Eating out doesn’t have to be a diet disaster. Here are six tips to help you navigate a menu and ask for what you want in a restaurant.
It’s Thursday and I’m still thinking about a ridiculous experience I had at a restaurant last weekend. We were at a new and trendy yet casual neighborhood place for dinner. I scanned the salad offerings and dismissed the vinaigrette-dressed roasted beets (not my favorite), the Southwest (loaded with refried beans and cheese)—and then I zeroed in on the mixed baby greens with creamy buttermilk dressing. I asked my server (“Mike, I’m happy to be taking care of you tonight”) if I could please have the mixed baby greens with the vinaigrette instead of the buttermilk dressing. “I’ll need to check with the chef,” he told me. “Our menu clearly states, ‘no modifications.’” Huh? After a few minutes he came back—with attitude. “The chef said he’ll make an exception.” Looking down his nose at me, I half expected him to add, “Just this once.”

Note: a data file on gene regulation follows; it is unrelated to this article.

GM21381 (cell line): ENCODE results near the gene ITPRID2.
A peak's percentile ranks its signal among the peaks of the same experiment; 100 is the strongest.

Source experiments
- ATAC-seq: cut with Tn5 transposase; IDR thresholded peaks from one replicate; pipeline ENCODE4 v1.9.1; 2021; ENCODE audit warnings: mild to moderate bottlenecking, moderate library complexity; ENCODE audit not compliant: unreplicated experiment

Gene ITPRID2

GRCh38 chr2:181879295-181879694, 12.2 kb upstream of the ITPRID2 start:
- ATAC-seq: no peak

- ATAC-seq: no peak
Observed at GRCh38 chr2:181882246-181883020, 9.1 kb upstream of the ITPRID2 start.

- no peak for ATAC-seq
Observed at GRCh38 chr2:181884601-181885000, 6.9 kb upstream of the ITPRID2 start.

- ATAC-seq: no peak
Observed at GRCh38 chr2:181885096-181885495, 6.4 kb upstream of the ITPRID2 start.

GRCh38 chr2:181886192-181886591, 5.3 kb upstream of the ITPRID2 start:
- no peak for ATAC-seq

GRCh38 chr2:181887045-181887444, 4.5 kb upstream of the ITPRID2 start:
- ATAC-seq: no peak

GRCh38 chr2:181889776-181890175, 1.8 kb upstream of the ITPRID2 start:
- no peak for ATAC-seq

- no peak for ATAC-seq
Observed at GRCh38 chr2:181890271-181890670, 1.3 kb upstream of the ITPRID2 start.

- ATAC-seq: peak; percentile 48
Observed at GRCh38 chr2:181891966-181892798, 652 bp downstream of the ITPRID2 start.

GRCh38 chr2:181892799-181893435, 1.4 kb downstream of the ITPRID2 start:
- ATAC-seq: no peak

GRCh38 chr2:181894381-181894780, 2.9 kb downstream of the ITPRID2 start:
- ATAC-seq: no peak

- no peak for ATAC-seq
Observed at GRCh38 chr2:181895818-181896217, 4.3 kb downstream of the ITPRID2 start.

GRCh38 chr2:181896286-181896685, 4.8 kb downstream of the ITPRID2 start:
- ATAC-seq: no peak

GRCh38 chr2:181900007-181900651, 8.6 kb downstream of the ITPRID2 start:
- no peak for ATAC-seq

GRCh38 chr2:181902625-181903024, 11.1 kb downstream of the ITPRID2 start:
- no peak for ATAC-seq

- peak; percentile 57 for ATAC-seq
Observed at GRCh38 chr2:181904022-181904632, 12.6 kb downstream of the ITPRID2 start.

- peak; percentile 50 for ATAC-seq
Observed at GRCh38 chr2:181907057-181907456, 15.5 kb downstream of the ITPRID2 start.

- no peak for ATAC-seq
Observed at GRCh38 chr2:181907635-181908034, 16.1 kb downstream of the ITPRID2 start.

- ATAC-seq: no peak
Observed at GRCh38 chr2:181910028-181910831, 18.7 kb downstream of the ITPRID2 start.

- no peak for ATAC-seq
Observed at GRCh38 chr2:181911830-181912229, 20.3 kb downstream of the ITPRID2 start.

Now let’s be clear. I wasn’t asking for something not on the menu. I wasn’t messing with what could possibly be thought of as a ‘signature dish.’ And I was pretty sure the greens hadn’t been tossed in buttermilk dressing ahead of time. No restaurant would do that unless they wanted to serve a soggy mess. I just wanted my salad with a different dressing.
Before you even walk into a restaurant, you probably have a pretty good idea of what’s going to be on the menu. You might even have some idea of what you’d like to order. If you sharpen your menu reading skills and know what adjustments you can reasonably ask for, it shouldn’t be a struggle to get what you want in a restaurant.
Still hungry for more? See my smart ordering in restaurants article for more tips on how to keep your diet in check when you’re dining out.